Kerry Diamond: It is, I was obsessed with that drawer, I remember, I think I took 10 photos of that and I was just like, "Oh my God, this is genius," because mine are always in a jumble. You also, I seem to remember, organize your spices really beautifully.

Jenna Lyons: They're just there... Well, that was another thing I found, that they were always in the back or I couldn't find them. They're in a drawer and they're in the back, they're in a shelf and they're too far back and you can't find them. And so I have a pretty large pantry door and that when you open the doors, there's these shallow spice racks. They only fit one spice and they go all up the side of the doors. And so that way, you can see everything and they're only one deep, and I just do them by type so peppers and things that are regular. I say all this and just for the fairness, for everyone, I'm a terrible cook.

Kerry Diamond: I was just going to say, everyone must be wondering, "Does Jenna Lyons cook?"

Jenna Lyons: I'm terrible, I can barely boil an egg, it's so embarrassing. I just didn't grow up that way, my mom was a piano teacher and so her day at work started after kids got out of school. And so she did the best she could but there wasn't a culture of cooking in my home, because my mom just wasn't able to. She did the best she could and she was really incredible at trying to make... She made food but she was always making and prepping it when I wasn't home, and then warming it up in between her lessons and then we would sit down at dinner. That's the way it was and so I didn't ever really learn how to shop and cook and plan meals, I'm just not good at it. And then I became really busy and so-

Kerry Diamond: Right. You had a relentless work schedule for 27 years.

Jenna Lyons: It was intense and also, I live in Soho, it's like there's everything you could possibly imagine here. I love having Thai one night and Indian the next and Japanese the next, and I can't cook that way.

Kerry Diamond: People have tried to teach you how to cook, I was involved in a story with Missy Robbins and Missy Robbins did come over and try to teach you how to make pasta.

Jenna Lyons: Okay.

Kerry Diamond: Did any of that stick?

Jenna Lyons: I mean, I can still make the one pasta she showed me.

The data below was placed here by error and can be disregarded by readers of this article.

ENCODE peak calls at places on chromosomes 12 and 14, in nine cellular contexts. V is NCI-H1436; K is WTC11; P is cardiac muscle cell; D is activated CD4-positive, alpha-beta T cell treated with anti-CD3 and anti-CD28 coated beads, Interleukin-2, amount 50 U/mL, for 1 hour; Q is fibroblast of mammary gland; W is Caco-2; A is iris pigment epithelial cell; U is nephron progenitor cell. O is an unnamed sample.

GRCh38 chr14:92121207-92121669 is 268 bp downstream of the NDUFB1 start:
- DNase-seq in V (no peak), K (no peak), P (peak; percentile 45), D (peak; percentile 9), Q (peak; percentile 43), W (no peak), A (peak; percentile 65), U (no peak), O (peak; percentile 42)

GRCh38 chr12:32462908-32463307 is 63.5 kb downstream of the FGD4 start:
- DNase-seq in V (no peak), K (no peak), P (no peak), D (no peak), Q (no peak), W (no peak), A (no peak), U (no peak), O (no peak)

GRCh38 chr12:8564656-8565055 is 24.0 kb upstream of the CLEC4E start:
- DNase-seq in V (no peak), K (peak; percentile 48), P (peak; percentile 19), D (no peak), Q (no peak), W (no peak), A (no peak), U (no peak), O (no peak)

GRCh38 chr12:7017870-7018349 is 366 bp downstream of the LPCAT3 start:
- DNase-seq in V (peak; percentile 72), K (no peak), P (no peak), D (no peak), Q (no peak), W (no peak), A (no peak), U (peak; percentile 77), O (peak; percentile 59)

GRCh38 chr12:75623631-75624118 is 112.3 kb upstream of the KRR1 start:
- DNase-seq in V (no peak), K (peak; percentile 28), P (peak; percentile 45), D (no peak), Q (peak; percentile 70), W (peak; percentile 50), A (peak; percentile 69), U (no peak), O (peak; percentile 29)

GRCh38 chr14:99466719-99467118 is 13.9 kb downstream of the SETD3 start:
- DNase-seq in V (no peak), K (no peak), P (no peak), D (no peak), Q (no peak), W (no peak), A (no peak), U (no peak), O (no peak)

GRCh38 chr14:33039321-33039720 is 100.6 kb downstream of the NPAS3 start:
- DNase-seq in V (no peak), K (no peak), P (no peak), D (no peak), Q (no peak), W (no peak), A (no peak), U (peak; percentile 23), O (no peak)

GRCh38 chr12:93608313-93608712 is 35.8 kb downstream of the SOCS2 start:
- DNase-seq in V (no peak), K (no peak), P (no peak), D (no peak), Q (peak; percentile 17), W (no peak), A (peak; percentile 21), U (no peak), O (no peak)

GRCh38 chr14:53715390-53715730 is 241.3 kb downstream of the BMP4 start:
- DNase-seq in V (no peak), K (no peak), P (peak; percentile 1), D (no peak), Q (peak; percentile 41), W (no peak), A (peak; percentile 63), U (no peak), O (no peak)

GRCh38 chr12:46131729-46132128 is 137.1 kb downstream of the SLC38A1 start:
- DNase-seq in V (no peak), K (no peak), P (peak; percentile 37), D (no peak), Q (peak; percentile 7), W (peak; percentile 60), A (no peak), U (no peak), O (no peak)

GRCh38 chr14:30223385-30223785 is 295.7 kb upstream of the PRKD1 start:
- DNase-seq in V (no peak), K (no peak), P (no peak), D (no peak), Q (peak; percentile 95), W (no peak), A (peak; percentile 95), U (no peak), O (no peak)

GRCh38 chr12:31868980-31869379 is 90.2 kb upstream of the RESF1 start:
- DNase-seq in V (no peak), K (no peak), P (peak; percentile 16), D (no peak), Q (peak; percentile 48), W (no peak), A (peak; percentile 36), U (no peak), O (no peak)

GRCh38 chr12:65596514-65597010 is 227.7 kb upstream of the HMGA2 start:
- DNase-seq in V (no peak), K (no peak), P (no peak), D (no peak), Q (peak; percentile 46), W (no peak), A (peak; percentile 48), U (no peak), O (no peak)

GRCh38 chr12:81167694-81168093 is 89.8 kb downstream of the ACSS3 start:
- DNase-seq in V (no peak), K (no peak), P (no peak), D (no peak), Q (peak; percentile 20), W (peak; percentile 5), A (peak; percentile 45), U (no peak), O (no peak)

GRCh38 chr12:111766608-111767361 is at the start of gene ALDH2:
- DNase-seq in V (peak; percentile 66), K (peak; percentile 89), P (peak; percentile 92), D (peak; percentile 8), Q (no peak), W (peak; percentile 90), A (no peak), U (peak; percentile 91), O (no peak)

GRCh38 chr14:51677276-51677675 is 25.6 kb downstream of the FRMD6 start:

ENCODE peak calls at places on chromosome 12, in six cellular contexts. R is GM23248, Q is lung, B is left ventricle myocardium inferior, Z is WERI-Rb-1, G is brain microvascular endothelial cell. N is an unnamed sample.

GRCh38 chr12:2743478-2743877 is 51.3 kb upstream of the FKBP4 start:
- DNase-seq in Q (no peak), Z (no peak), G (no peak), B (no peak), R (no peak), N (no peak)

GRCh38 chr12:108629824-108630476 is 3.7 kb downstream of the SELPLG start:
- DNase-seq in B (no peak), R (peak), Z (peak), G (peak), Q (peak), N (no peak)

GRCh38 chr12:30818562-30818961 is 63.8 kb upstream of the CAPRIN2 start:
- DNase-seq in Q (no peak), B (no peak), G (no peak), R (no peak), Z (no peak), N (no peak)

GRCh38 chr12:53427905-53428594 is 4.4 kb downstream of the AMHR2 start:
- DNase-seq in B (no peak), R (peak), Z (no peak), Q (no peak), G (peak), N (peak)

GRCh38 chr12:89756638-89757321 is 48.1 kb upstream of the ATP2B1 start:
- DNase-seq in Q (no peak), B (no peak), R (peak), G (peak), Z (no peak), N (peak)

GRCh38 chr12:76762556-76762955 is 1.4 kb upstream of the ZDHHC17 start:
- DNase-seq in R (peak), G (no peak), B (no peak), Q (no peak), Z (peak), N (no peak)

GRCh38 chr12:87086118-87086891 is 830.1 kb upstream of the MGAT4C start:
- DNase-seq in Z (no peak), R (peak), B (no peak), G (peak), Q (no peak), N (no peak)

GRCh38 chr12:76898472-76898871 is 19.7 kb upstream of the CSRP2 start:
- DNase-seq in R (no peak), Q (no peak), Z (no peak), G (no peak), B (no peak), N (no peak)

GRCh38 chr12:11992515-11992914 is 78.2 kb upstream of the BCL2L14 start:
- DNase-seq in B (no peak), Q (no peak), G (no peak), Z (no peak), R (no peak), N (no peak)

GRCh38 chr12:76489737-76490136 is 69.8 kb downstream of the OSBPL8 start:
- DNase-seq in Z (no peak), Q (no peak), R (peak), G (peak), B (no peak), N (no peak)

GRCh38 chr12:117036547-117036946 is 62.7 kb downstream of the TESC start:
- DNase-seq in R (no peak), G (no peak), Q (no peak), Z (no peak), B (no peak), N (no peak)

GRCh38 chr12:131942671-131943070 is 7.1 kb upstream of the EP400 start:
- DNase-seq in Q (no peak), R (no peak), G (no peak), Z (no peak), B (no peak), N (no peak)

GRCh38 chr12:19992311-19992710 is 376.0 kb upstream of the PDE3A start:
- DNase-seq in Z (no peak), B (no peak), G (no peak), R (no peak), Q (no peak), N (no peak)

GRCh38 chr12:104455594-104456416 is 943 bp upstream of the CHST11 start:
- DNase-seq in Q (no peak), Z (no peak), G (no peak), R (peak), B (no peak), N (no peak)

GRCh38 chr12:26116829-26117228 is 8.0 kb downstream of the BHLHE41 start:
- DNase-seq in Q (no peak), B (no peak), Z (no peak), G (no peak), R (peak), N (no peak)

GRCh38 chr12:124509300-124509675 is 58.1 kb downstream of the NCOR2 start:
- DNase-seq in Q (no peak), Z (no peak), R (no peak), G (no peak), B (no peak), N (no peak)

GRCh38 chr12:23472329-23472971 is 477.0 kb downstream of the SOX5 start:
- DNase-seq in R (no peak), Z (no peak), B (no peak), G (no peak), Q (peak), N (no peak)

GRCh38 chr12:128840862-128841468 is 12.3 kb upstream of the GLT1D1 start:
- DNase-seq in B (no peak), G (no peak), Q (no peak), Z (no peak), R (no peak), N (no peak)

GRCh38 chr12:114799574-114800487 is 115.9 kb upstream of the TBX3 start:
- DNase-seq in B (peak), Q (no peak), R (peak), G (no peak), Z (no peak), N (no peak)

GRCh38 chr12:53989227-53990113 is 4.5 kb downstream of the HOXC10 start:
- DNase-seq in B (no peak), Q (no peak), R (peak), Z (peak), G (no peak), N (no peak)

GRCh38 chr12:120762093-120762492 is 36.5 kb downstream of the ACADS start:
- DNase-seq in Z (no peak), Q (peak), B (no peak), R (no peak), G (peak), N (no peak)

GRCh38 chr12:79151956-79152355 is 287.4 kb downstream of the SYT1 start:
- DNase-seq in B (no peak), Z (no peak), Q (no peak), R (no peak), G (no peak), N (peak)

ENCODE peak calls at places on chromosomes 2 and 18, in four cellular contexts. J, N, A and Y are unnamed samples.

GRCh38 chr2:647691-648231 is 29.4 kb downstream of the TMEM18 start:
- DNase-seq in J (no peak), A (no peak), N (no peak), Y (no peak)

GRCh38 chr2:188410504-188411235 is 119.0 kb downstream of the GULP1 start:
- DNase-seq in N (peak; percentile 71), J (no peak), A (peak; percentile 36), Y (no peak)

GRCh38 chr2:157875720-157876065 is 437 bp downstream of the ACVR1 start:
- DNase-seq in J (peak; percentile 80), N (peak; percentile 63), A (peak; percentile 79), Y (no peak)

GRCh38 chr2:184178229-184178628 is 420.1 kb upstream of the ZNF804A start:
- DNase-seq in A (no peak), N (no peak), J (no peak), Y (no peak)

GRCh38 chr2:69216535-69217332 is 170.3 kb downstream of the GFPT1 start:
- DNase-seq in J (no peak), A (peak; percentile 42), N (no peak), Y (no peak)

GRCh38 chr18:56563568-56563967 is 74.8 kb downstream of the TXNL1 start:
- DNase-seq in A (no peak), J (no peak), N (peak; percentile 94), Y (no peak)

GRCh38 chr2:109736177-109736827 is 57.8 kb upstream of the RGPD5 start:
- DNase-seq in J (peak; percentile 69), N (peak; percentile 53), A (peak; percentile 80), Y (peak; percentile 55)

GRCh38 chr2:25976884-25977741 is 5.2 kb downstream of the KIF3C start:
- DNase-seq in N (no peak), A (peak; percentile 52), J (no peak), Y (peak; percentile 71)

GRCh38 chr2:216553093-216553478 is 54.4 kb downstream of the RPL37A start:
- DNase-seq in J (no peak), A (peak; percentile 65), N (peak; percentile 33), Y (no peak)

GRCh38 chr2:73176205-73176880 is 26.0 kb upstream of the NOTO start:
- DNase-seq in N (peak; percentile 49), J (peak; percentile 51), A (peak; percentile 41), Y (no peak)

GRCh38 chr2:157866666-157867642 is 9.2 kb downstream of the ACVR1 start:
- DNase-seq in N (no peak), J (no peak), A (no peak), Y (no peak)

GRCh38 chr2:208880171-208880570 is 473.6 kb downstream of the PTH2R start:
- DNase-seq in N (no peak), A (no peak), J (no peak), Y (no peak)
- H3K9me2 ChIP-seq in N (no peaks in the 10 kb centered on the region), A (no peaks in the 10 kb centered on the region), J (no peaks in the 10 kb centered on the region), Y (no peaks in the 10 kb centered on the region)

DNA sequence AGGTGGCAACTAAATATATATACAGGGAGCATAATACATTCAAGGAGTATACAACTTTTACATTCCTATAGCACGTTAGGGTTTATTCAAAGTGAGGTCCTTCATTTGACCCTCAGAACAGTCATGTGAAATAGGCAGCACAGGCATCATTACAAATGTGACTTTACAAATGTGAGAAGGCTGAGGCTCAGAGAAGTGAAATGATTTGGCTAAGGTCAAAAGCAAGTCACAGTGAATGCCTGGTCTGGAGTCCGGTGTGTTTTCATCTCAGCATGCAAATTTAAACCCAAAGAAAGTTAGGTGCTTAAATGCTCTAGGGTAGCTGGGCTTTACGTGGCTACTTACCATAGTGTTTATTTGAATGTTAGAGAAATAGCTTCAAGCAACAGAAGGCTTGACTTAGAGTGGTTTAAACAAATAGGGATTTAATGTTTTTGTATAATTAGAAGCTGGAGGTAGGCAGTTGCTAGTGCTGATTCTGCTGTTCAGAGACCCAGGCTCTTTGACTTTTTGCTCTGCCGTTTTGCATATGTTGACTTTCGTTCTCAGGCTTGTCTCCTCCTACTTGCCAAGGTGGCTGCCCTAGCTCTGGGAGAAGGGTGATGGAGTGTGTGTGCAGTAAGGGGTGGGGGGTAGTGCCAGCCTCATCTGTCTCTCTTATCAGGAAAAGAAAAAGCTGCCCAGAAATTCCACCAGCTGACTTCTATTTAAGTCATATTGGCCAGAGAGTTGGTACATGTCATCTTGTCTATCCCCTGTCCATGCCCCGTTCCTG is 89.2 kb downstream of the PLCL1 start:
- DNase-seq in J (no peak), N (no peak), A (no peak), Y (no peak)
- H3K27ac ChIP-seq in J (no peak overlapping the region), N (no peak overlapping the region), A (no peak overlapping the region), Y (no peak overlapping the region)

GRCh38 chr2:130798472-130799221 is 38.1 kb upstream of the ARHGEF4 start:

Kerry Diamond: Carbonara? It was Missy's carbonara.

Jenna Lyons: Yeah, it was for my son, this was his favorite. I mean, I think the thing missing in that is that, the bigger thing for me is learning how to plan for the weekend, cook and purchase food, cadence that things don't go bad. I was always getting a recipe and buying everything, but then the remnants of whatever wasn't used would go bad. And I think what I didn't realize is, you can know how to follow a recipe, I can follow a recipe, that's not my problem. My problem is not knowing how to stock a fridge with things for the week, and have a way to actually-

Kerry Diamond: A plan, right. Okay, Jenna, the last thing I want to talk to you about because I know a lot of folks are going through this, is about reinventing yourself and starting over. You did have this remarkable career, 27 years, not 25, and you've been honest about how vulnerable you are afterwards and how hard it was. A lot of folks today are having to think about pivoting, new careers, shutting down businesses, tragically. Do you have any words of advice or even comfort for them?

Jenna Lyons: First of all, I think that anyone who thinks that it's not hard or that there isn't a mourning process, and that there isn't a moment, I did not realize how upset and sad and devastating it was to leave this family. I do think allowing yourself to be sad and to mourn, that process is really healthy and I remember everyone saying, "Are you doing pottery classes? Are you doing dance classes? Are you working out?" I'm like, "I got a gym membership I never went." I had all of these ideas of how I would practice self-care and what I really needed to do was just sit with it and be sad, it was hard.

I do think allowing yourself is important but the other thing I would say, I had this idea that I had to do what I was doing before. I thought I was just going to go and work in fashion and that was going to be my... And I remember really distinctly, in my first conversation after leaving J. Crew, was with Anna Wintour. And she said, "I don't think you should do fashion, I think you should do television," and I was like, "How ironic is that"? And I was scared, I didn't know I could do anything else, I really did not think I had another skill that I could apply.

And so I do think having the moment to actually realize that if you have a business and you're doing something, you don't realize how many different things you're doing and being open to possibilities and taking random conversations. Every random conversation that I had has ended up leading to something way more exciting and bigger, than I ever would have thought possible. And I mean, I took every lunch you could possibly imagine and, honestly, I'm so glad I did. And also I got free lunch so there's that.